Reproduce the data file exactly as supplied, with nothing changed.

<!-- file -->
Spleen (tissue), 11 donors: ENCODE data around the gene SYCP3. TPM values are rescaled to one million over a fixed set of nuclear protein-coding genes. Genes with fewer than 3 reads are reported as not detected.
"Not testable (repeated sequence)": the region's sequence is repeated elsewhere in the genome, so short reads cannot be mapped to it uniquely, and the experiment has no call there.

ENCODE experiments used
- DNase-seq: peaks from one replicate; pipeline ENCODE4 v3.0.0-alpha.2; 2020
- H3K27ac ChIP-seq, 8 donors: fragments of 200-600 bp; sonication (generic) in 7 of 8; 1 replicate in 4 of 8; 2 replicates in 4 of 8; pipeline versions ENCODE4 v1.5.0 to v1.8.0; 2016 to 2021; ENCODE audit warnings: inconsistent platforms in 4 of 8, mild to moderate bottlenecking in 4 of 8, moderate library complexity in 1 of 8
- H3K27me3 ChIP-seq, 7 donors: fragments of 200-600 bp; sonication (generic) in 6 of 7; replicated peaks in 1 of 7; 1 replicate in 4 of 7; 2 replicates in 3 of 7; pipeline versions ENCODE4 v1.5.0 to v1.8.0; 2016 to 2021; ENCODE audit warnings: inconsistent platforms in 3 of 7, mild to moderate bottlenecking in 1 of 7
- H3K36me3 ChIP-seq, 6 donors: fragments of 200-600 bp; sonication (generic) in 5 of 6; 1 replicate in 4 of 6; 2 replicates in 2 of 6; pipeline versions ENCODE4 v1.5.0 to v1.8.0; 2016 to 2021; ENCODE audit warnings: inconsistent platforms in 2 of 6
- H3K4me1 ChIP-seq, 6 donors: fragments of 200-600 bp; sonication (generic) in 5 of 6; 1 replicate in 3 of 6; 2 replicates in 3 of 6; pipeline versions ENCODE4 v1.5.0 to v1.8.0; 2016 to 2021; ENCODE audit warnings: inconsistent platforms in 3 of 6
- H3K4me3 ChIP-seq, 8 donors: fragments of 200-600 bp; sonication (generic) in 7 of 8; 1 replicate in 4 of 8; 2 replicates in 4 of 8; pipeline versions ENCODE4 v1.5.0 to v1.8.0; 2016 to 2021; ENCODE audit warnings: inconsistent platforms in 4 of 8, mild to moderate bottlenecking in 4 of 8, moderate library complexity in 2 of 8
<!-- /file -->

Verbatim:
Spleen (tissue), 11 donors: ENCODE data around the gene SYCP3. TPM values are rescaled to one million over a fixed set of nuclear protein-coding genes. Genes with fewer than 3 reads are reported as not detected.
"Not testable (repeated sequence)": the region's sequence is repeated elsewhere in the genome, so short reads cannot be mapped to it uniquely, and the experiment has no call there.

ENCODE experiments used
- DNase-seq: peaks from one replicate; pipeline ENCODE4 v3.0.0-alpha.2; 2020
- H3K27ac ChIP-seq, 8 donors: fragments of 200-600 bp; sonication (generic) in 7 of 8; 1 replicate in 4 of 8; 2 replicates in 4 of 8; pipeline versions ENCODE4 v1.5.0 to v1.8.0; 2016 to 2021; ENCODE audit warnings: inconsistent platforms in 4 of 8, mild to moderate bottlenecking in 4 of 8, moderate library complexity in 1 of 8
- H3K27me3 ChIP-seq, 7 donors: fragments of 200-600 bp; sonication (generic) in 6 of 7; replicated peaks in 1 of 7; 1 replicate in 4 of 7; 2 replicates in 3 of 7; pipeline versions ENCODE4 v1.5.0 to v1.8.0; 2016 to 2021; ENCODE audit warnings: inconsistent platforms in 3 of 7, mild to moderate bottlenecking in 1 of 7
- H3K36me3 ChIP-seq, 6 donors: fragments of 200-600 bp; sonication (generic) in 5 of 6; 1 replicate in 4 of 6; 2 replicates in 2 of 6; pipeline versions ENCODE4 v1.5.0 to v1.8.0; 2016 to 2021; ENCODE audit warnings: inconsistent platforms in 2 of 6
- H3K4me1 ChIP-seq, 6 donors: fragments of 200-600 bp; sonication (generic) in 5 of 6; 1 replicate in 3 of 6; 2 replicates in 3 of 6; pipeline versions ENCODE4 v1.5.0 to v1.8.0; 2016 to 2021; ENCODE audit warnings: inconsistent platforms in 3 of 6
- H3K4me3 ChIP-seq, 8 donors: fragments of 200-600 bp; sonication (generic) in 7 of 8; 1 replicate in 4 of 8; 2 replicates in 4 of 8; pipeline versions ENCODE4 v1.5.0 to v1.8.0; 2016 to 2021; ENCODE audit warnings: inconsistent platforms in 4 of 8, mild to moderate bottlenecking in 4 of 8, moderate library complexity in 2 of 8